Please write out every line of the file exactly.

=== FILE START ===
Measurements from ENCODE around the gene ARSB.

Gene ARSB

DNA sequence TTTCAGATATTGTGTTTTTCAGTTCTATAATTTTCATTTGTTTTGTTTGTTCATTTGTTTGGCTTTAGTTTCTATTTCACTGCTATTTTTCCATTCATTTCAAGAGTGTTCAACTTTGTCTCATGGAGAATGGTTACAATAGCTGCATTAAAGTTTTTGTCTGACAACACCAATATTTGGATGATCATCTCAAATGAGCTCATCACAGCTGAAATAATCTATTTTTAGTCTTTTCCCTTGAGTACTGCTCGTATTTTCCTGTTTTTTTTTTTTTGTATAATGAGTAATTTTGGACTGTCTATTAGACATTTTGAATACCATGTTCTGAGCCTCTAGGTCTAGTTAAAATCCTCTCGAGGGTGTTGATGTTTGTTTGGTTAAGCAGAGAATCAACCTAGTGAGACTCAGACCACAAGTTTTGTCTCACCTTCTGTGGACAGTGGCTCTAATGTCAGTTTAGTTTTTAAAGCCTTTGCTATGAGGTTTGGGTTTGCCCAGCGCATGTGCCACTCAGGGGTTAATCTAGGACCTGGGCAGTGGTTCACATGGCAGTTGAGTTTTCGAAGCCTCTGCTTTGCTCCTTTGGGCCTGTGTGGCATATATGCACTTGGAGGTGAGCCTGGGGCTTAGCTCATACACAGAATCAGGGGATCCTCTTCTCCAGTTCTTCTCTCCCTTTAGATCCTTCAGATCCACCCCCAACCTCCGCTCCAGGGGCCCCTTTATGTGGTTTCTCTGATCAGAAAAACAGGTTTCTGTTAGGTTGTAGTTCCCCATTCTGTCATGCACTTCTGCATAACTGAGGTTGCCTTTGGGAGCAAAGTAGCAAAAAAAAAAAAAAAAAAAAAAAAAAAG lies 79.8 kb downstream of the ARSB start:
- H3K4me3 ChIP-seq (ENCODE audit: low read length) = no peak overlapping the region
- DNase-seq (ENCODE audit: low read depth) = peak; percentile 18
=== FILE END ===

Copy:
Measurements from ENCODE around the gene ARSB.

Gene ARSB

DNA sequence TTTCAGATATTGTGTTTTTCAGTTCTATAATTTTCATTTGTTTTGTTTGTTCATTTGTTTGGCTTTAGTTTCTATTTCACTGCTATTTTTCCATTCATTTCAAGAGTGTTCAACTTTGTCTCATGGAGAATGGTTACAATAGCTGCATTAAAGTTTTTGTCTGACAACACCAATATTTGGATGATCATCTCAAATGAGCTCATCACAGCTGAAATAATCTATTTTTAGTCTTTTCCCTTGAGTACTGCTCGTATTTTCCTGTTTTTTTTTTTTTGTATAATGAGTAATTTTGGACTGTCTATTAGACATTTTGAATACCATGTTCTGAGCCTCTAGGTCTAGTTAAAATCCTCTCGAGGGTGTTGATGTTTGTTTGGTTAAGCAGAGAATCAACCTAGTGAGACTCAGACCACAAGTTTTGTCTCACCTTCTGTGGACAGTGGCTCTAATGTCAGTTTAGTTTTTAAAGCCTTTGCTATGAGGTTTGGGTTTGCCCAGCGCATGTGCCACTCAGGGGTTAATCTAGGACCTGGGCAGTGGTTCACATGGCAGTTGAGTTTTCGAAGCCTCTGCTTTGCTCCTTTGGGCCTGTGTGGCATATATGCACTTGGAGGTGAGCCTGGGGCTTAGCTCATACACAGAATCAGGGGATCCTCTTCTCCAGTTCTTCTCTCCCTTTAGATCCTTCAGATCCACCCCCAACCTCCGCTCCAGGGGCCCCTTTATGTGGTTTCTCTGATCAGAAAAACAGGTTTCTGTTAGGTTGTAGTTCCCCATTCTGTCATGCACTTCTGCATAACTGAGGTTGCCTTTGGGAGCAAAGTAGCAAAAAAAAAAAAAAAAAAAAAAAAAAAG lies 79.8 kb downstream of the ARSB start:
- H3K4me3 ChIP-seq (ENCODE audit: low read length) = no peak overlapping the region
- DNase-seq (ENCODE audit: low read depth) = peak; percentile 18